While it was recently announced that Britain has managed to avoid a triple dip recession, this doesn’t mean that the UK’s economic problems are over; far from it, as the country continues to suffer from inflation, cuts to benefits, mass unemployment, and the difficulty of getting credit. What this means for payday loan lenders is that there is still a demand for short term and emergency loans, albeit with the assumption that borrowers will be more selective about which provider they go for in a market where tougher regulations are being imposed to stop the worst offenses of some lenders.
In terms of avoiding a triple dip recession, Britain’s GDP rose slightly to 0.3 per cent, not much, but enough to offer some reassurances to the Government that they weren’t about to enter an even worse period of economic crisis. GDP has slightly risen up and down since the 2008 financial crisis, but without significant change as the Conservative and Liberal Democrat coalition pursue austerity measures that are targeting less borrowing and more investment by the private sector in the UK economy alongside tax cuts and breaks.
Payday lending has been one of the most controversial subjects during the recession, with recent surveys by debt helplines indicating that there has been a 94 per cent year on year rise in calls complaining about it. However, payday loans are one of the somewhat unavoidable consequences of a system where staying out of debt is very difficult for the majority of people unable to cover basic costs. Cuts to benefits, and inflation tracking above the national minimum wage means that it’s harder for borrowers to look for alternative loans.
What is changing, though, is a regulatory push to place more caps on fees and APR, and increasing pressure from the Office of Fair Trading on payday lenders that don’t provide the right level of transparency to its customers. Payday lending, when properly licensed and advertised, needn’t not be a recipe for disaster, and the market is growing up to the fact that customers will look for the best companies to avoid hidden fees and problems - the OFT have recently shut down some of the worst offenders for unlawful payday lending, which include MCO Capital and B2B International UK.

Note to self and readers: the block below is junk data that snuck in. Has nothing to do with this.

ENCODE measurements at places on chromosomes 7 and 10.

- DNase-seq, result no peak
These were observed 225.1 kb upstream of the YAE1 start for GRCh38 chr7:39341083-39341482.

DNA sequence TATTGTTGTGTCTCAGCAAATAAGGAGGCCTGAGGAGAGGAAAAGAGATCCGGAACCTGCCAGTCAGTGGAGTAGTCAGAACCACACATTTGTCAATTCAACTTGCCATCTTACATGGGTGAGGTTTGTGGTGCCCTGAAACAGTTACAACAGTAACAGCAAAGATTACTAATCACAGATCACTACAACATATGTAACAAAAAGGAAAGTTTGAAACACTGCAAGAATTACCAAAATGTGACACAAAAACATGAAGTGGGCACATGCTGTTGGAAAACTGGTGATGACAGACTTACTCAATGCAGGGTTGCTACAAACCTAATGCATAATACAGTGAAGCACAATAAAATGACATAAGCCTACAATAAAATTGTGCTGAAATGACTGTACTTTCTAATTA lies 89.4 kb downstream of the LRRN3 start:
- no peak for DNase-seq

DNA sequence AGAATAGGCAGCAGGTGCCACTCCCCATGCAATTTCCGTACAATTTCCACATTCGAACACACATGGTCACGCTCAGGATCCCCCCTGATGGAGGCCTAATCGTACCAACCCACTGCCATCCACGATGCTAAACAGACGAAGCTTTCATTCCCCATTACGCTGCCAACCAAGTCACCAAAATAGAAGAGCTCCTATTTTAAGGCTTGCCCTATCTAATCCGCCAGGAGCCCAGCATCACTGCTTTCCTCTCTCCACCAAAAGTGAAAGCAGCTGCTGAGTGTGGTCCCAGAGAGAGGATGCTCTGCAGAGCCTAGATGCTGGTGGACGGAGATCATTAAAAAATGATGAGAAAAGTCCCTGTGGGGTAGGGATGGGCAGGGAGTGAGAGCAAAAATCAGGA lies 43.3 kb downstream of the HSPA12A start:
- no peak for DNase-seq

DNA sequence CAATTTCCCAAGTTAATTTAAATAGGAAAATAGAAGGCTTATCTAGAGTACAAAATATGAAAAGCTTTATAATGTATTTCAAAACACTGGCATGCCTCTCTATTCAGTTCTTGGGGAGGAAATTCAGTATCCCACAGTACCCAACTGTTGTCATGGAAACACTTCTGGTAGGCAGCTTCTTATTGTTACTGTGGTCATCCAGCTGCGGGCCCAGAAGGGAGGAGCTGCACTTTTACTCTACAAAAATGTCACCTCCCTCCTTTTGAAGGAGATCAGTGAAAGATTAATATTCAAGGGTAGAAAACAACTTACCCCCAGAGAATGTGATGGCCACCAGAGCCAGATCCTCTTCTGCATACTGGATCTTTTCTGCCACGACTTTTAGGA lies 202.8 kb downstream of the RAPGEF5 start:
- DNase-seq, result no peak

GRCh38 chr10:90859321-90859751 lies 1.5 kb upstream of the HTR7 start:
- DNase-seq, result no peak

The underlying factors driving people towards payday loans are clear, though - a lack of available credit, and difficulties in meeting the costs of living - despite a 12p rise in the national minimum wage to £6.31 from October 2013, most people are still struggling to meet emergency payments, and are prepared to take a calculated risk on their payday loans and other forms of financing to avoid disaster.
It is possible, though, for payday lenders and their customers to follow responsible practices; changes to advertising and websites that are as clear as possible about what a loan involves, and better eligibility tests can all help to make it easier to avoid people signing up for deals that they don’t completely understand. Finding a payday lender with a Consumer Credit License is consequently essential for all customers.
For the future, the UK economy is unlikely to recover any time soon - borrowers can look forward to more money being invested in mortgage schemes like Funding for Lending, as well as pressure on banks to offer better interest rates, and more regulation on credit card companies. Payday loans will also be made safer in the next year, in terms of protecting more responsible lenders and customers, by the switch in regulatory authority from the OFT to the Financial Conduct Authority from 2014, which should introduce even more defined rules on responsible lending and borrowing.